He received the AMPAS Cinematography Award for The Savage Sleep and the Hamptons International Film Festival Cinematography Award for Searching for Paradise. [2]

Outsourced was featured at the Seattle International Film Festival to acclaim. The official festival synopsis and review was:

After his entire Seattle call-center department is outsourced, Todd succeeds in hanging onto his job only by agreeing to go to India to train his own replacement. With such bemusing cross-cultural comedy at hand, can love be far behind? Culture-shocks and obvious stereotypes are wittily sidestepped in this warm and charming crowd-pleaser.

[21]

Clean, Shaven was given "un certain regard" at the Cannes Film Festival, a runner's-up prize.[22]

Maniaci's cinematography in The Tao of Steve was given special praise by one reviewer:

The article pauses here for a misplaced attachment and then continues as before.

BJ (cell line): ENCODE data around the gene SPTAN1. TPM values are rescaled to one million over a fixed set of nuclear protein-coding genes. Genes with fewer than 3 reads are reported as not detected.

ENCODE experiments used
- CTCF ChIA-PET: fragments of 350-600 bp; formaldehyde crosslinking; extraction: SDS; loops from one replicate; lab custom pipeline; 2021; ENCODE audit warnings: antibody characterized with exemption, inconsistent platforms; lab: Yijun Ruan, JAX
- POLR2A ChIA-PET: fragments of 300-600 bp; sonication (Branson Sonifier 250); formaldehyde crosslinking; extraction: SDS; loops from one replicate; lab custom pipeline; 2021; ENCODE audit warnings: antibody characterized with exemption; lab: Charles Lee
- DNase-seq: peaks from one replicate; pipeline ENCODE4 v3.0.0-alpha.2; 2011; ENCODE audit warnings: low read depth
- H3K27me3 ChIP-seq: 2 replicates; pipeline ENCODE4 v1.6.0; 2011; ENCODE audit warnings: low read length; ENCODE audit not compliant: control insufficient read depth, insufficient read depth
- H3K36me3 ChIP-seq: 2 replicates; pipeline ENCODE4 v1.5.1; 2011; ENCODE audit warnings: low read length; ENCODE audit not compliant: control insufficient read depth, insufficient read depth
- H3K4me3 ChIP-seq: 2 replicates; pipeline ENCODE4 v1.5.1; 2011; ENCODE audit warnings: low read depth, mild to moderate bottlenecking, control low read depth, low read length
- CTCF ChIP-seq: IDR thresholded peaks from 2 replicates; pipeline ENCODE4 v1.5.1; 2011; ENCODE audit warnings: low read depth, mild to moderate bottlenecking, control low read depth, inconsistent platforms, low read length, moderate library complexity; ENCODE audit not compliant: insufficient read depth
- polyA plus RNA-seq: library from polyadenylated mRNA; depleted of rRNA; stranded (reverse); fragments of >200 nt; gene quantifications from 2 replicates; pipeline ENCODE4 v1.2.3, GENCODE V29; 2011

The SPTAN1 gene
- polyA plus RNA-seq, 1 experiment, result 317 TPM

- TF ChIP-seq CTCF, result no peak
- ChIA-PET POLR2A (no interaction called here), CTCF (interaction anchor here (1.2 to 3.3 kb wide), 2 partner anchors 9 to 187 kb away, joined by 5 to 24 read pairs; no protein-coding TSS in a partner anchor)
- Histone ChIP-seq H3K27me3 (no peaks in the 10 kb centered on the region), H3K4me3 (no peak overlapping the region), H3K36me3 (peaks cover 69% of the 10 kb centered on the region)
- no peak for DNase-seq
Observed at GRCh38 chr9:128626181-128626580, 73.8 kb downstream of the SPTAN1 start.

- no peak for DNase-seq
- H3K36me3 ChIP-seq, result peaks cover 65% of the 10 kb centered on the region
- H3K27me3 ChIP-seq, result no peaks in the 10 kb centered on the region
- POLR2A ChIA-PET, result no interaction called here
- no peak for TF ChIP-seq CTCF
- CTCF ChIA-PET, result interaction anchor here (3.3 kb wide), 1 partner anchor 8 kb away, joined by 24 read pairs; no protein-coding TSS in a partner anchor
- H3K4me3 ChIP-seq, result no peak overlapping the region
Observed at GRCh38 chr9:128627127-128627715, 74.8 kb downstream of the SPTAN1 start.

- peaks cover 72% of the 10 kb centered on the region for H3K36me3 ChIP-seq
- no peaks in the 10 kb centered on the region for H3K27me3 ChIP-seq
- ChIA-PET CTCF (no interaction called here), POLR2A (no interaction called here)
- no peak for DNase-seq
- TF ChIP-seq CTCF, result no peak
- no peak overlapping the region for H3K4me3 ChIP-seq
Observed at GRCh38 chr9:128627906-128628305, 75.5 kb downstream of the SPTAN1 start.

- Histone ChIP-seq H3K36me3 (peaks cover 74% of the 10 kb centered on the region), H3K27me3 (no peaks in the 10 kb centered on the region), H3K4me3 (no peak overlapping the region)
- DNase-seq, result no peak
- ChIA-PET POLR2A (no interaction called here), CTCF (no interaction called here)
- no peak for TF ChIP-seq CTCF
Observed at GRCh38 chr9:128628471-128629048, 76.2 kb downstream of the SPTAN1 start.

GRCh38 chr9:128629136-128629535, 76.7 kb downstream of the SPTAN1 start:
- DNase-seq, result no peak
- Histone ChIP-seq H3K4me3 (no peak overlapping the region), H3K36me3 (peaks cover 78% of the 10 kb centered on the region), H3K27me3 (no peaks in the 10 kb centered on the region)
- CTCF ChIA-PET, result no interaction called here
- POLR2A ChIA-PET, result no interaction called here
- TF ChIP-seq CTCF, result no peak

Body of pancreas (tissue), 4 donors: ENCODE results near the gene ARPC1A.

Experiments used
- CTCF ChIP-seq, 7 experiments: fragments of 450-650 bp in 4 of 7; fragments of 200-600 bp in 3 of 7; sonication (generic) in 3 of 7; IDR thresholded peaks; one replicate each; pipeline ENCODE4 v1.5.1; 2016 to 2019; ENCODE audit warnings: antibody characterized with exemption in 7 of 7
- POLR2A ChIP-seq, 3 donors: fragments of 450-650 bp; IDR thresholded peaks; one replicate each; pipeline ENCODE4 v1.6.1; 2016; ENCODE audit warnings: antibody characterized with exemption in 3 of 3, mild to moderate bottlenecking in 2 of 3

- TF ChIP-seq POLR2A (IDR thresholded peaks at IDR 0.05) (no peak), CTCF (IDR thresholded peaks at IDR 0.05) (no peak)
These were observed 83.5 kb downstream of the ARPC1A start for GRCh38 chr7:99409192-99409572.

Visually, Steve features bright, vivid colors in the beautifully shot (by Teodoro Maniaci, Smoke) interior and exterior Santa Fe scenes. The sky is always a perfect blue, and the sunsets are always amazing. If Steve were a bigger film, I'd almost expect Santa Fe's population to double in the next year. It looks that incredible. If Steve's beauty doesn't sell you on Santa Fe, maybe All the Pretty Horses will. The Billy Bob Thornton film, which was also shot in the New Mexico city, will hit theatres at the end of this year.

—Sick Boy review of Tao of Steve[23]

Lodge Kerrigan gave Maniaci thanks as a team player in an interview about the filming of Claire Dolan: